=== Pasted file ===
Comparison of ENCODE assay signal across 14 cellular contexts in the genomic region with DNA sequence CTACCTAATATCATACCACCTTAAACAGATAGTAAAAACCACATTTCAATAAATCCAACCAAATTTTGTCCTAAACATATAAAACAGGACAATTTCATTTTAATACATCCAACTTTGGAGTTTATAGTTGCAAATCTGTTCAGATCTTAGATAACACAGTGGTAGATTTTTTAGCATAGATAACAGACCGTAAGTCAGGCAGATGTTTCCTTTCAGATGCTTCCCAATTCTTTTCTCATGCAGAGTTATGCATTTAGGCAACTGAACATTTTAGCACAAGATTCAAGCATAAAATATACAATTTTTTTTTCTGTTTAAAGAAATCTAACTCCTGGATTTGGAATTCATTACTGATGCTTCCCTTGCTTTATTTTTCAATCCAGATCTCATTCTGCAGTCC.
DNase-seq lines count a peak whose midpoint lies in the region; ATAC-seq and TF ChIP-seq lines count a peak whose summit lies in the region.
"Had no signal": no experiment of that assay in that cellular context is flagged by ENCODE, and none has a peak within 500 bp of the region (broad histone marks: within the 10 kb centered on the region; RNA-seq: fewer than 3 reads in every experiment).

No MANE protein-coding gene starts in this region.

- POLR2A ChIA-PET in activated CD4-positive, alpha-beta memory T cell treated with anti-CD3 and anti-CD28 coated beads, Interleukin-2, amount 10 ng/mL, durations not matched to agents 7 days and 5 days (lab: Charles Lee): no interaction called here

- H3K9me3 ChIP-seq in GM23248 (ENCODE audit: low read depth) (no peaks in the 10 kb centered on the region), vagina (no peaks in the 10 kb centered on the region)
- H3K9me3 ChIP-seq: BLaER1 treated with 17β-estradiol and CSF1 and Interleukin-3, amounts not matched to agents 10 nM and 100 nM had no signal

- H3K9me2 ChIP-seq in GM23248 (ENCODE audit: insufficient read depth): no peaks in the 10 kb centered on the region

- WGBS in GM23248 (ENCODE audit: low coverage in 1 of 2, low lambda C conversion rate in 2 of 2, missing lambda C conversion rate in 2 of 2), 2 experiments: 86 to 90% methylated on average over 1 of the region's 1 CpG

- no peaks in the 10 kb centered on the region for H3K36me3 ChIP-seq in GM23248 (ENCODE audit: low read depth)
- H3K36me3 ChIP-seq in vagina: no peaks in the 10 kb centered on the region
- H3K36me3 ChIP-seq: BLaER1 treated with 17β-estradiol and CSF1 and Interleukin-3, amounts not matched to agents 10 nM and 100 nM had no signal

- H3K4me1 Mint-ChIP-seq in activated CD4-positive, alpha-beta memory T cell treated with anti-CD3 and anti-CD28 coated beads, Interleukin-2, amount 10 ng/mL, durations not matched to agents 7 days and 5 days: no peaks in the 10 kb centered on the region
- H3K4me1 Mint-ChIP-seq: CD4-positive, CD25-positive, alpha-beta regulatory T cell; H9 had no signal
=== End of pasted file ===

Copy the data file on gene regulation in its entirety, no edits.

Comparison of ENCODE assay signal across 14 cellular contexts in the genomic region with DNA sequence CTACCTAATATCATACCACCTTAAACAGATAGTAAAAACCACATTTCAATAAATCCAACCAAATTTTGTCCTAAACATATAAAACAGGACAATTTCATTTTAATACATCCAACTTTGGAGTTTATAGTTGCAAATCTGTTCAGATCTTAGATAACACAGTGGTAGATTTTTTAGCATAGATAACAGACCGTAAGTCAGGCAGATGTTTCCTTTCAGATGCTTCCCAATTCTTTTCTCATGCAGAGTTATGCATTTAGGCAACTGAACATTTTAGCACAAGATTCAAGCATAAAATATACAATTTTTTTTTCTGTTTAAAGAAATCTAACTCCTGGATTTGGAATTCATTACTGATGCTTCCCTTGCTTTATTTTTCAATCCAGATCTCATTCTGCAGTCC.
DNase-seq lines count a peak whose midpoint lies in the region; ATAC-seq and TF ChIP-seq lines count a peak whose summit lies in the region.
"Had no signal": no experiment of that assay in that cellular context is flagged by ENCODE, and none has a peak within 500 bp of the region (broad histone marks: within the 10 kb centered on the region; RNA-seq: fewer than 3 reads in every experiment).

No MANE protein-coding gene starts in this region.

- POLR2A ChIA-PET in activated CD4-positive, alpha-beta memory T cell treated with anti-CD3 and anti-CD28 coated beads, Interleukin-2, amount 10 ng/mL, durations not matched to agents 7 days and 5 days (lab: Charles Lee): no interaction called here

- H3K9me3 ChIP-seq in GM23248 (ENCODE audit: low read depth) (no peaks in the 10 kb centered on the region), vagina (no peaks in the 10 kb centered on the region)
- H3K9me3 ChIP-seq: BLaER1 treated with 17β-estradiol and CSF1 and Interleukin-3, amounts not matched to agents 10 nM and 100 nM had no signal

- H3K9me2 ChIP-seq in GM23248 (ENCODE audit: insufficient read depth): no peaks in the 10 kb centered on the region

- WGBS in GM23248 (ENCODE audit: low coverage in 1 of 2, low lambda C conversion rate in 2 of 2, missing lambda C conversion rate in 2 of 2), 2 experiments: 86 to 90% methylated on average over 1 of the region's 1 CpG

- no peaks in the 10 kb centered on the region for H3K36me3 ChIP-seq in GM23248 (ENCODE audit: low read depth)
- H3K36me3 ChIP-seq in vagina: no peaks in the 10 kb centered on the region
- H3K36me3 ChIP-seq: BLaER1 treated with 17β-estradiol and CSF1 and Interleukin-3, amounts not matched to agents 10 nM and 100 nM had no signal

- H3K4me1 Mint-ChIP-seq in activated CD4-positive, alpha-beta memory T cell treated with anti-CD3 and anti-CD28 coated beads, Interleukin-2, amount 10 ng/mL, durations not matched to agents 7 days and 5 days: no peaks in the 10 kb centered on the region
- H3K4me1 Mint-ChIP-seq: CD4-positive, CD25-positive, alpha-beta regulatory T cell; H9 had no signal